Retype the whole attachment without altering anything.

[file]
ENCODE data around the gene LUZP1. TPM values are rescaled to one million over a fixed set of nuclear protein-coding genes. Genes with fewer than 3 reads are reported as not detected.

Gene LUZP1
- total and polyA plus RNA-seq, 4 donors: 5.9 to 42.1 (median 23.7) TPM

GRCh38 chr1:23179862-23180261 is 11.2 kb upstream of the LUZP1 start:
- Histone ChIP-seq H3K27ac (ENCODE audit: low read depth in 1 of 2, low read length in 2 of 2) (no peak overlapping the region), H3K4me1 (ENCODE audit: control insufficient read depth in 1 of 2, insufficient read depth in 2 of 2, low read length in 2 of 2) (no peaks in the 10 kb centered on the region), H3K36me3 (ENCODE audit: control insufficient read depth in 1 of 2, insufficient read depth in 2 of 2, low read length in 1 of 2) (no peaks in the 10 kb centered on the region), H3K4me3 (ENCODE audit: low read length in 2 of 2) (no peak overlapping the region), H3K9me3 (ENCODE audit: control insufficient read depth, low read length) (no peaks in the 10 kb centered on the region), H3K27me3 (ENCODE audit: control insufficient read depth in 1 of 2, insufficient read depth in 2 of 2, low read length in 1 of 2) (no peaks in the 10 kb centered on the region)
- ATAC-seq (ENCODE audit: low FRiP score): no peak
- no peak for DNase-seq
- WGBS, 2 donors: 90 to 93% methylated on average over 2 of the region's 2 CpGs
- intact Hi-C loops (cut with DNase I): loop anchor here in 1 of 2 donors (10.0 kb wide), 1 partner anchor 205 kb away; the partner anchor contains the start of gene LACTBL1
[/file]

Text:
ENCODE data around the gene LUZP1. TPM values are rescaled to one million over a fixed set of nuclear protein-coding genes. Genes with fewer than 3 reads are reported as not detected.

Gene LUZP1
- total and polyA plus RNA-seq, 4 donors: 5.9 to 42.1 (median 23.7) TPM

GRCh38 chr1:23179862-23180261 is 11.2 kb upstream of the LUZP1 start:
- Histone ChIP-seq H3K27ac (ENCODE audit: low read depth in 1 of 2, low read length in 2 of 2) (no peak overlapping the region), H3K4me1 (ENCODE audit: control insufficient read depth in 1 of 2, insufficient read depth in 2 of 2, low read length in 2 of 2) (no peaks in the 10 kb centered on the region), H3K36me3 (ENCODE audit: control insufficient read depth in 1 of 2, insufficient read depth in 2 of 2, low read length in 1 of 2) (no peaks in the 10 kb centered on the region), H3K4me3 (ENCODE audit: low read length in 2 of 2) (no peak overlapping the region), H3K9me3 (ENCODE audit: control insufficient read depth, low read length) (no peaks in the 10 kb centered on the region), H3K27me3 (ENCODE audit: control insufficient read depth in 1 of 2, insufficient read depth in 2 of 2, low read length in 1 of 2) (no peaks in the 10 kb centered on the region)
- ATAC-seq (ENCODE audit: low FRiP score): no peak
- no peak for DNase-seq
- WGBS, 2 donors: 90 to 93% methylated on average over 2 of the region's 2 CpGs
- intact Hi-C loops (cut with DNase I): loop anchor here in 1 of 2 donors (10.0 kb wide), 1 partner anchor 205 kb away; the partner anchor contains the start of gene LACTBL1